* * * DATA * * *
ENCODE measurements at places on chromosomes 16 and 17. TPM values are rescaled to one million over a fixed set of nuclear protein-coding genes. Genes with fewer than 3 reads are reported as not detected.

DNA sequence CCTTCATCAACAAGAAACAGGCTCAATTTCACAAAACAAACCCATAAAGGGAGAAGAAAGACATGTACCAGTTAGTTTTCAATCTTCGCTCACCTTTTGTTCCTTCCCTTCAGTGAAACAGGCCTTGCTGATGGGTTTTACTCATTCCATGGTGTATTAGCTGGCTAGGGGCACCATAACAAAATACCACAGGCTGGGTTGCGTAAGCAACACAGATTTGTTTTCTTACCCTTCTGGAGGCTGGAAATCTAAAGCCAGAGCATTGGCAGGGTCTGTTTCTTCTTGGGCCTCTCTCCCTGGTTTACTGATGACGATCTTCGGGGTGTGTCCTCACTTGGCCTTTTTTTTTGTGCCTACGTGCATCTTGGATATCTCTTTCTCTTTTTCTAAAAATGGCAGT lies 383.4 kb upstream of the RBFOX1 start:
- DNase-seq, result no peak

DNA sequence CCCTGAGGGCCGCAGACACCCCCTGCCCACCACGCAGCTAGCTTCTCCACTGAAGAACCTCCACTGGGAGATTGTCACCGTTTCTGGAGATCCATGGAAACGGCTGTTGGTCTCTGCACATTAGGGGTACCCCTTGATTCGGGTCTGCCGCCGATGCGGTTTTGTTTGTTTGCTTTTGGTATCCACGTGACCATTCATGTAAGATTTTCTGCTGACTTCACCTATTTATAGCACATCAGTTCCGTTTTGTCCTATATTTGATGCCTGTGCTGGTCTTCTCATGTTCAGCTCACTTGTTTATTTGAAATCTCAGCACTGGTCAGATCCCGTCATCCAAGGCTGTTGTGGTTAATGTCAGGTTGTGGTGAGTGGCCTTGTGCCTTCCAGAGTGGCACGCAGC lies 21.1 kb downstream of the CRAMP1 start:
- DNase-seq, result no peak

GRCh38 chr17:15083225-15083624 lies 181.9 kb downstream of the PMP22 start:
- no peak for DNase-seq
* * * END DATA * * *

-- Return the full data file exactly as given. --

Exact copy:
ENCODE measurements at places on chromosomes 16 and 17. TPM values are rescaled to one million over a fixed set of nuclear protein-coding genes. Genes with fewer than 3 reads are reported as not detected.

DNA sequence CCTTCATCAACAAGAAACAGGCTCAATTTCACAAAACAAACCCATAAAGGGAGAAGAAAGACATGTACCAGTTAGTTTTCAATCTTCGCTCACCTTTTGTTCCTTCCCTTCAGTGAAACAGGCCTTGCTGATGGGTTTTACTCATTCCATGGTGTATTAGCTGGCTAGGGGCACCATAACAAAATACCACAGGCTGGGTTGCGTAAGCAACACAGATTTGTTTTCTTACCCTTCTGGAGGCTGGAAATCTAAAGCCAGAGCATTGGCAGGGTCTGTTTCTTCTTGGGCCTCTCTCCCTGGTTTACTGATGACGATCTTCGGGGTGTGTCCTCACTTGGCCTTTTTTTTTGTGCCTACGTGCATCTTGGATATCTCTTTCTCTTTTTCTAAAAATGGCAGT lies 383.4 kb upstream of the RBFOX1 start:
- DNase-seq, result no peak

DNA sequence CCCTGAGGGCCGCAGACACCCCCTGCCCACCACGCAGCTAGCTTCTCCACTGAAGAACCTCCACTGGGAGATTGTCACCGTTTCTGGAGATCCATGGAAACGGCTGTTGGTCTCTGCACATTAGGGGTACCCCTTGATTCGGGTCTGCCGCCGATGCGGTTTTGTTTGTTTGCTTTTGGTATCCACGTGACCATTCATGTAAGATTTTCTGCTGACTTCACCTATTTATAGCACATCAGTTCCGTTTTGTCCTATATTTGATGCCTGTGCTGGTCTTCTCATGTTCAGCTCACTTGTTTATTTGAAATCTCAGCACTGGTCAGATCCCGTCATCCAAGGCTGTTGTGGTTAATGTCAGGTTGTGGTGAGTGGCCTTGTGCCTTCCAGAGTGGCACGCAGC lies 21.1 kb downstream of the CRAMP1 start:
- DNase-seq, result no peak

GRCh38 chr17:15083225-15083624 lies 181.9 kb downstream of the PMP22 start:
- no peak for DNase-seq